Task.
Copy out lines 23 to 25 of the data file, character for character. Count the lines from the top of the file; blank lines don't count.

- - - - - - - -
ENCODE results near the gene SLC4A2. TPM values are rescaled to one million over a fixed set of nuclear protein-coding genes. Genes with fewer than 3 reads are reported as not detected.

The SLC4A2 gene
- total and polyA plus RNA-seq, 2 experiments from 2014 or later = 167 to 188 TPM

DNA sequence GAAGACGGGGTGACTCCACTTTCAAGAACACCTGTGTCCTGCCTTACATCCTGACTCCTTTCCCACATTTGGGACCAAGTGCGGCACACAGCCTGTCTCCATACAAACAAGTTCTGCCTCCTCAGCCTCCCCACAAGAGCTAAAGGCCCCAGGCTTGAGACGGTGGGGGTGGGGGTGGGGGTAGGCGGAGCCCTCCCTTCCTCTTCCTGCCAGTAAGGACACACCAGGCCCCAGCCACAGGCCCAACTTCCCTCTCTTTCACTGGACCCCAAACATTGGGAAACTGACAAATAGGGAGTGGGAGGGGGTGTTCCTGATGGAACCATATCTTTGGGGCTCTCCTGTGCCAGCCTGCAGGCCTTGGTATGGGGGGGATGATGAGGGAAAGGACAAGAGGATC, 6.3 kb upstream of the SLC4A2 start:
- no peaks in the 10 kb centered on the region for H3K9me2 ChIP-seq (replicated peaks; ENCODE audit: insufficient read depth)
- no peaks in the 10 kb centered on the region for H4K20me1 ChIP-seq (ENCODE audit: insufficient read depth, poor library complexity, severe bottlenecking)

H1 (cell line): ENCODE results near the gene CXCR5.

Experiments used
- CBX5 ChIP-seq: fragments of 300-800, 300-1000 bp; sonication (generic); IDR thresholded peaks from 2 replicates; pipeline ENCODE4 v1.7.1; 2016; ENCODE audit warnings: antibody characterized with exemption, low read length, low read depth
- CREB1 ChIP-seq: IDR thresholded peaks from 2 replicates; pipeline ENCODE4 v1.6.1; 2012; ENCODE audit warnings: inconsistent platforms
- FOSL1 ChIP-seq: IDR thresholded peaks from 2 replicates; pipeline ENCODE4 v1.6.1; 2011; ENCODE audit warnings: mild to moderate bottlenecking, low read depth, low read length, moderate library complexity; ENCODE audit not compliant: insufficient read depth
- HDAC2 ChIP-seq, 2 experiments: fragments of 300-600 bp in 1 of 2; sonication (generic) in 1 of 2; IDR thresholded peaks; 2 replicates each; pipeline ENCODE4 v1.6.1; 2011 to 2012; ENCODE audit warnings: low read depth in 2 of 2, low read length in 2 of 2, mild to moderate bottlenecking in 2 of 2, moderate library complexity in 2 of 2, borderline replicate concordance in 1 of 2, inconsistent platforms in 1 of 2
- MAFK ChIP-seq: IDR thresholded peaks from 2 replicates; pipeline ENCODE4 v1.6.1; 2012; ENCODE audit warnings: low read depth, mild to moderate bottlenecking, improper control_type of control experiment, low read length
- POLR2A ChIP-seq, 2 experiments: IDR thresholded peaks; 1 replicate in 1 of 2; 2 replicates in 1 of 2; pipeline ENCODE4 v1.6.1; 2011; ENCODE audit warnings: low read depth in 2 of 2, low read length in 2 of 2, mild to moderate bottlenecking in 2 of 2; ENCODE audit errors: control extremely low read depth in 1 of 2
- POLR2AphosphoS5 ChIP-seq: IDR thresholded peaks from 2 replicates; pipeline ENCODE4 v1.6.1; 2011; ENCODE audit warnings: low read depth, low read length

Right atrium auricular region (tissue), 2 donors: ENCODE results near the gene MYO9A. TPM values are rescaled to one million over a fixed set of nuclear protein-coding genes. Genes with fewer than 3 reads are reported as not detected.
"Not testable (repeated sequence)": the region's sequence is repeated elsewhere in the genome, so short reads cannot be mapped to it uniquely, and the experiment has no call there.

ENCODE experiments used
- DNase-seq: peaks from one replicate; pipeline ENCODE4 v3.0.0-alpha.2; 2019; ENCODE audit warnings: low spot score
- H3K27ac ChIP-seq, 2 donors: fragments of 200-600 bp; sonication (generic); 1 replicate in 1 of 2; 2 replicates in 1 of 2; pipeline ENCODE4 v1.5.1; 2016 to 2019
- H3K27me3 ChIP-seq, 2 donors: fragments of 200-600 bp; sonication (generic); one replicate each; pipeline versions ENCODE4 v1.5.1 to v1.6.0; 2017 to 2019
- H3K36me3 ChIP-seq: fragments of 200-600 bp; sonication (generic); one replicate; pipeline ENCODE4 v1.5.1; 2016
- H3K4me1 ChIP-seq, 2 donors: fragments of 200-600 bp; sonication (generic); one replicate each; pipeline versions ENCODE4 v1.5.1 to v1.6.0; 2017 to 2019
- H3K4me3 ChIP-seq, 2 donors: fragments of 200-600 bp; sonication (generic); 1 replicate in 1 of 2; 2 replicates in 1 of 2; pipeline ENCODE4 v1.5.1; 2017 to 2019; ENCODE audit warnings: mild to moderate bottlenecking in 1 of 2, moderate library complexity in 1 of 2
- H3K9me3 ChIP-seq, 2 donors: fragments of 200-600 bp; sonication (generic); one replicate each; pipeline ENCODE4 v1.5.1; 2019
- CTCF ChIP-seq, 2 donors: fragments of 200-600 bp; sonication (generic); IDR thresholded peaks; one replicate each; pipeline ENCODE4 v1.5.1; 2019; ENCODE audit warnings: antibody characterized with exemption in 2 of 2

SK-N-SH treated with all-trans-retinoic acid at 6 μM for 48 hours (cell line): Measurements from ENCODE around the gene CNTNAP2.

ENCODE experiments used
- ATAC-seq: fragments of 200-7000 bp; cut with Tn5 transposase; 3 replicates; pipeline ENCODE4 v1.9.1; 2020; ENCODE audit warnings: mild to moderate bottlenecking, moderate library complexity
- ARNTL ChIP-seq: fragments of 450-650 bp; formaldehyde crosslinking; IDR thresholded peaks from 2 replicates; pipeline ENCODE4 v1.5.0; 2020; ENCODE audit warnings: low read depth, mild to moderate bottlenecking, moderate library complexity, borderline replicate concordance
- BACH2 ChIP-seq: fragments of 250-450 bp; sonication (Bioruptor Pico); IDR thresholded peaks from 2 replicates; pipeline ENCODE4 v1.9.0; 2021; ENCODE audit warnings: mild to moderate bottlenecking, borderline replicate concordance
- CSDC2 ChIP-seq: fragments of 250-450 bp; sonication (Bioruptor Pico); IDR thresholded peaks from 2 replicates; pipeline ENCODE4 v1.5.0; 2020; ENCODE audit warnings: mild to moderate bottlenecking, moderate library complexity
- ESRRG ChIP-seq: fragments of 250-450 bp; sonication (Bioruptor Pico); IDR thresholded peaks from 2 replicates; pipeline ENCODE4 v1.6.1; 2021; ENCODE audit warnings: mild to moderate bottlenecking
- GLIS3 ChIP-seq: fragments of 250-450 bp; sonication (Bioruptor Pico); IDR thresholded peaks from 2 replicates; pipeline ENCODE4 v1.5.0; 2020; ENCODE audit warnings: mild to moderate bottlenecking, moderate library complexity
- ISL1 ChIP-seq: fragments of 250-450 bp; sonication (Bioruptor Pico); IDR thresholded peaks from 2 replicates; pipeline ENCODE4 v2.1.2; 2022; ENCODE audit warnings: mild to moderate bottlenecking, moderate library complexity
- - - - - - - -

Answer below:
- H3K4me1 ChIP-seq, 2 donors: fragments of 200-600 bp; sonication (generic); one replicate each; pipeline versions ENCODE4 v1.5.1 to v1.6.0; 2017 to 2019
- H3K4me3 ChIP-seq, 2 donors: fragments of 200-600 bp; sonication (generic); 1 replicate in 1 of 2; 2 replicates in 1 of 2; pipeline ENCODE4 v1.5.1; 2017 to 2019; ENCODE audit warnings: mild to moderate bottlenecking in 1 of 2, moderate library complexity in 1 of 2
- H3K9me3 ChIP-seq, 2 donors: fragments of 200-600 bp; sonication (generic); one replicate each; pipeline ENCODE4 v1.5.1; 2019